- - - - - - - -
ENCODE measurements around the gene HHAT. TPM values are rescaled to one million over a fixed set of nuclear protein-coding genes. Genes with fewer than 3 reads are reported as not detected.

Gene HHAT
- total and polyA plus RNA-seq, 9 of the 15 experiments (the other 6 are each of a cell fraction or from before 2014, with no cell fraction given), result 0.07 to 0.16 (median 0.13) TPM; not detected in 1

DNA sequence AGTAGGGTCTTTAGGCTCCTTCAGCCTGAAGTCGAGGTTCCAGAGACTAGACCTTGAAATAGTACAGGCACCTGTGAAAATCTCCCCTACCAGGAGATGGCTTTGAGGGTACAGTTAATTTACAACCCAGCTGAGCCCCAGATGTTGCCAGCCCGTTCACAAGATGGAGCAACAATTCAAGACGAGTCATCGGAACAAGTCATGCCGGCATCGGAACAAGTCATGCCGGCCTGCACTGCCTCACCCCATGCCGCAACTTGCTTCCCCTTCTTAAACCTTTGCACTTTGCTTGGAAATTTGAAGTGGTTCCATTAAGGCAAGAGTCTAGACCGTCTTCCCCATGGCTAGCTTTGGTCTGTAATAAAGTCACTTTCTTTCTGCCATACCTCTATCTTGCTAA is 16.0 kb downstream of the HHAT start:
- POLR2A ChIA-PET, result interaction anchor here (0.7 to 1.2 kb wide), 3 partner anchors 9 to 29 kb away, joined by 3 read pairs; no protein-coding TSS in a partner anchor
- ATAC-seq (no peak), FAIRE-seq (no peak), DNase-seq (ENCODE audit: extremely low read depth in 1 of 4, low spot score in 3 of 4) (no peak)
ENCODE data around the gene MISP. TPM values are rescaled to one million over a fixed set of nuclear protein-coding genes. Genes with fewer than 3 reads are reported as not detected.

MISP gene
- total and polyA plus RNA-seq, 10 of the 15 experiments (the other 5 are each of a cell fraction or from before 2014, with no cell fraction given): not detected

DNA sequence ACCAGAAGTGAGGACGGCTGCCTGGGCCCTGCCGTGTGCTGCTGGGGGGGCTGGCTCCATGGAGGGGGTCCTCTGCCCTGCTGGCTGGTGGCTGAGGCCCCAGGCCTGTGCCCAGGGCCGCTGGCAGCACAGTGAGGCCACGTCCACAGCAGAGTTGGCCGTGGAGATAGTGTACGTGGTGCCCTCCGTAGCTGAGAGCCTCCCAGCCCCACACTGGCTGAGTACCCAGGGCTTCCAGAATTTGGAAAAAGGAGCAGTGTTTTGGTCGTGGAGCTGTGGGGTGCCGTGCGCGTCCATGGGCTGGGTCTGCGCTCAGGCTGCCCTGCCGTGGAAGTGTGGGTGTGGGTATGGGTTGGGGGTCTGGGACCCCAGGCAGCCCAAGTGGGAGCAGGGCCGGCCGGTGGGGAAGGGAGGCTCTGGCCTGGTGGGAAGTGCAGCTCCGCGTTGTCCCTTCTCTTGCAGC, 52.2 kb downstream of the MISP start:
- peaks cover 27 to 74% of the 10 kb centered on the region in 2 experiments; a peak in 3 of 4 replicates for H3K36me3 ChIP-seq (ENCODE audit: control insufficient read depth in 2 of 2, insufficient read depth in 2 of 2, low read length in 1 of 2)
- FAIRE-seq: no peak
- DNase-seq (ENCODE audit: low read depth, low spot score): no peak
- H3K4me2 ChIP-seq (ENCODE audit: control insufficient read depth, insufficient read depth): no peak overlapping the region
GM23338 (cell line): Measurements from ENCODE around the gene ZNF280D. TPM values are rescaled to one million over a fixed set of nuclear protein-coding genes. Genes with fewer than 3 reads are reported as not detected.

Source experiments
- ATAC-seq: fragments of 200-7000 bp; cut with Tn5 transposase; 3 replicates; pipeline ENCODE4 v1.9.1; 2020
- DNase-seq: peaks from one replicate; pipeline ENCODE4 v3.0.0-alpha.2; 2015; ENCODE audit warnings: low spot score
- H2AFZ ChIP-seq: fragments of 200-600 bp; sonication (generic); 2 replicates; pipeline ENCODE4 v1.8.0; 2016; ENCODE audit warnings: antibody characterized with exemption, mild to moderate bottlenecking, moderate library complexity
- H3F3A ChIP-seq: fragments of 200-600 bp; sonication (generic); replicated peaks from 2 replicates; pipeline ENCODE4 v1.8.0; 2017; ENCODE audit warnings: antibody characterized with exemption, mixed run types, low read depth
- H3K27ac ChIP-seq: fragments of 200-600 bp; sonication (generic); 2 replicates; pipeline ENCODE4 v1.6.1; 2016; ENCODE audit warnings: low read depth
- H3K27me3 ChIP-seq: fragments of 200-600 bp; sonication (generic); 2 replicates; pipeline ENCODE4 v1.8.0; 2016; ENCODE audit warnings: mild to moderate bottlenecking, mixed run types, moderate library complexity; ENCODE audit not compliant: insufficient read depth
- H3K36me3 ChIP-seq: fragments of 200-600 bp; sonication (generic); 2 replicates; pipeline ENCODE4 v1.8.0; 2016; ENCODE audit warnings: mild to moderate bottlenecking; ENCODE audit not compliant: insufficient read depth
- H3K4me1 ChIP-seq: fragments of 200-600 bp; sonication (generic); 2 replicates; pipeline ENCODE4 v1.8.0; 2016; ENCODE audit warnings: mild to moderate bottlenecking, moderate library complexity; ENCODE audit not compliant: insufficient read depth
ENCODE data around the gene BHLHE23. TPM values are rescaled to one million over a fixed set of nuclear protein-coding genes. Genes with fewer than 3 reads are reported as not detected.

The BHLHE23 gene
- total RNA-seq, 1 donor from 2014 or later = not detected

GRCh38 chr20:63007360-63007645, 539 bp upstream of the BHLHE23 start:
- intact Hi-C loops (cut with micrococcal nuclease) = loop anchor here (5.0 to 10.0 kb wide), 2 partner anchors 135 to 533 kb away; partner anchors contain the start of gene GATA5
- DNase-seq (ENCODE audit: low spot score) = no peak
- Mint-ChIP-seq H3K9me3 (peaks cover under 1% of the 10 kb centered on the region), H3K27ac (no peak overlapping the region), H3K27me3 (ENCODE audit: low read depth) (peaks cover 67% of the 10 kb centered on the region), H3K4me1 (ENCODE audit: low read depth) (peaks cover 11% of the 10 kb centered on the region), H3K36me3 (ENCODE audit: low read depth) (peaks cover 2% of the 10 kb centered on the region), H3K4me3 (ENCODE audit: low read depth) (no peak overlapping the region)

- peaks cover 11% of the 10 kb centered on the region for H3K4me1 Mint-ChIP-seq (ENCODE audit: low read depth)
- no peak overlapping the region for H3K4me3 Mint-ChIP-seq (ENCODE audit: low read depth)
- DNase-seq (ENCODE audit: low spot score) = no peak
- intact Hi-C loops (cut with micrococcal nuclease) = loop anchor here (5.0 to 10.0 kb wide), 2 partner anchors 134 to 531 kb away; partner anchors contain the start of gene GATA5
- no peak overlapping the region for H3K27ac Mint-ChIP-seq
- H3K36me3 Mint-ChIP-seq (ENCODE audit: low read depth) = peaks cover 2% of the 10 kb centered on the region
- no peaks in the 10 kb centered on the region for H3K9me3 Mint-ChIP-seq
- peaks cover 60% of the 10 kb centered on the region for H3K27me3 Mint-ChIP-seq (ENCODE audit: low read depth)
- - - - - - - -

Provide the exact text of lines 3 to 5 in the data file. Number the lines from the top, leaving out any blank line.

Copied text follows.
- total and polyA plus RNA-seq, 9 of the 15 experiments (the other 6 are each of a cell fraction or from before 2014, with no cell fraction given), result 0.07 to 0.16 (median 0.13) TPM; not detected in 1

DNA sequence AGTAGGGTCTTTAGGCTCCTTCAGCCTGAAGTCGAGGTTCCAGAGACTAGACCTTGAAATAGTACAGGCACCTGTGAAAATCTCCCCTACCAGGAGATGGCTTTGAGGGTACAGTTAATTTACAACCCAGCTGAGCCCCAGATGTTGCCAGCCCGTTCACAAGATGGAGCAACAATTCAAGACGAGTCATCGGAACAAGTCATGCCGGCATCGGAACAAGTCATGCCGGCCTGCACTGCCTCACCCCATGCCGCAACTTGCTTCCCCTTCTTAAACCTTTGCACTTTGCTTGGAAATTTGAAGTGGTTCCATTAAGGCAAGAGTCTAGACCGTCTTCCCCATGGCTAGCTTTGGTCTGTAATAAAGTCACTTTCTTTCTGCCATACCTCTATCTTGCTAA is 16.0 kb downstream of the HHAT start:
- POLR2A ChIA-PET, result interaction anchor here (0.7 to 1.2 kb wide), 3 partner anchors 9 to 29 kb away, joined by 3 read pairs; no protein-coding TSS in a partner anchor